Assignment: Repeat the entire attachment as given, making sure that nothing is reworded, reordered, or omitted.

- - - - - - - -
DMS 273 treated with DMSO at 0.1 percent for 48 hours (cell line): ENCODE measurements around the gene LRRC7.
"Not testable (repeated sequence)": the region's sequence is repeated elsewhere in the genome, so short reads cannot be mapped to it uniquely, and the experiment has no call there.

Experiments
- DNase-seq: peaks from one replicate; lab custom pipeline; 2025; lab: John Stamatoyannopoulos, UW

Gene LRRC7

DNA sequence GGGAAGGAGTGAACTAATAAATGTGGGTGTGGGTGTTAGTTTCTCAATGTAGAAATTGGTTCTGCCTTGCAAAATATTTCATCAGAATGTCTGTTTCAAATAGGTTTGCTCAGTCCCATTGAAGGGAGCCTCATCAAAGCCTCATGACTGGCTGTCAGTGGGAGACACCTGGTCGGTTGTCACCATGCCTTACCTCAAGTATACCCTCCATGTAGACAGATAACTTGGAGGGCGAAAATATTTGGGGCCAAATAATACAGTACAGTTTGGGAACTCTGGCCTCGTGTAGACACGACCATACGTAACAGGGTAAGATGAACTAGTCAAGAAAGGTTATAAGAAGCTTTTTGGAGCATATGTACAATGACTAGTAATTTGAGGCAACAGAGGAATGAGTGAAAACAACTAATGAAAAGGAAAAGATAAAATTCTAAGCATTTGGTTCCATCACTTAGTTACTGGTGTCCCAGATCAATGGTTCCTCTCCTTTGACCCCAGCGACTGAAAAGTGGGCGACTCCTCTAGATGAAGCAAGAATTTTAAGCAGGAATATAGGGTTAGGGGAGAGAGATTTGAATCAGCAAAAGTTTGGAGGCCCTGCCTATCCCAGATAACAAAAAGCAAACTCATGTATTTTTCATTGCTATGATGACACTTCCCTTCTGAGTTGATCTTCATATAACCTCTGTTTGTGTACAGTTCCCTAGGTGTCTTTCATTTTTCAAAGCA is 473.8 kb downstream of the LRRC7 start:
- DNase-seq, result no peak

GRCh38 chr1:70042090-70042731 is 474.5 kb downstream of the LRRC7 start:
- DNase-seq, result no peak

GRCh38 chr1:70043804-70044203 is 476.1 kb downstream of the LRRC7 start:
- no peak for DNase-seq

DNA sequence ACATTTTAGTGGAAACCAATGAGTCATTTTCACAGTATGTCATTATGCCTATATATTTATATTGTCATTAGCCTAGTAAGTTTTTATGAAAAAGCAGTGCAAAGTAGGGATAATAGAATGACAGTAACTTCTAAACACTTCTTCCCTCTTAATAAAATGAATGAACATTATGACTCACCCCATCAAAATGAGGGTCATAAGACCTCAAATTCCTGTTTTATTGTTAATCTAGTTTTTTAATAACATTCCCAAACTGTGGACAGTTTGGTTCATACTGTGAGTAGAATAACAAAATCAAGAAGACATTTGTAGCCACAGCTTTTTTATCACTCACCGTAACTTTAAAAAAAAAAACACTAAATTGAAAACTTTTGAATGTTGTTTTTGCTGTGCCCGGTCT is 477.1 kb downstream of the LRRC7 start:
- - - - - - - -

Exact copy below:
DMS 273 treated with DMSO at 0.1 percent for 48 hours (cell line): ENCODE measurements around the gene LRRC7.
"Not testable (repeated sequence)": the region's sequence is repeated elsewhere in the genome, so short reads cannot be mapped to it uniquely, and the experiment has no call there.

Experiments
- DNase-seq: peaks from one replicate; lab custom pipeline; 2025; lab: John Stamatoyannopoulos, UW

Gene LRRC7

DNA sequence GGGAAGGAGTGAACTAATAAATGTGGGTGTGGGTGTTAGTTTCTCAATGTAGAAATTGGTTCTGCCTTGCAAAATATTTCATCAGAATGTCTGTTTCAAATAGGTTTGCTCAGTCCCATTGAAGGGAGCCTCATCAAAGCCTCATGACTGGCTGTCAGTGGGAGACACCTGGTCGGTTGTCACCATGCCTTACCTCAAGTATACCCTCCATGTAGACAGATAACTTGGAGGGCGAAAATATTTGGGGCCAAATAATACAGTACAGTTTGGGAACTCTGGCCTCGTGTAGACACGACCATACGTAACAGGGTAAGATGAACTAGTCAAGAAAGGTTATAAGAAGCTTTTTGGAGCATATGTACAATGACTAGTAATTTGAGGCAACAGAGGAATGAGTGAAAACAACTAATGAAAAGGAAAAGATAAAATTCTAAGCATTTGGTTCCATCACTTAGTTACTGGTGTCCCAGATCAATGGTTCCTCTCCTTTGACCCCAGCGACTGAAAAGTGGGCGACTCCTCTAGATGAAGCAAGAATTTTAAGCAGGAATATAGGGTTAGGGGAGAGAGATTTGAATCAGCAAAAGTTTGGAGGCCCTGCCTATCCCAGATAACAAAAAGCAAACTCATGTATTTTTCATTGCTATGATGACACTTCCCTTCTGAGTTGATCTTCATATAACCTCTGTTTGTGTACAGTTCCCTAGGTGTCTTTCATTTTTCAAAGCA is 473.8 kb downstream of the LRRC7 start:
- DNase-seq, result no peak

GRCh38 chr1:70042090-70042731 is 474.5 kb downstream of the LRRC7 start:
- DNase-seq, result no peak

GRCh38 chr1:70043804-70044203 is 476.1 kb downstream of the LRRC7 start:
- no peak for DNase-seq

DNA sequence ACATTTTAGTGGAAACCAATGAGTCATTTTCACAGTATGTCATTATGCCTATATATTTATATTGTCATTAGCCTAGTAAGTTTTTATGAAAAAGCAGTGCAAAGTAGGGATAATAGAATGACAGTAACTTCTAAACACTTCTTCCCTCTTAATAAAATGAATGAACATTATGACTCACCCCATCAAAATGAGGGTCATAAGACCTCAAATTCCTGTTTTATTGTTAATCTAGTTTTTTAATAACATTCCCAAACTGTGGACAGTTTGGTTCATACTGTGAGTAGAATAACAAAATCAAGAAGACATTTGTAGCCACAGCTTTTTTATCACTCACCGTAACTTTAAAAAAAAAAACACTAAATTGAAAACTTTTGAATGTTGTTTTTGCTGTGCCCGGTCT is 477.1 kb downstream of the LRRC7 start: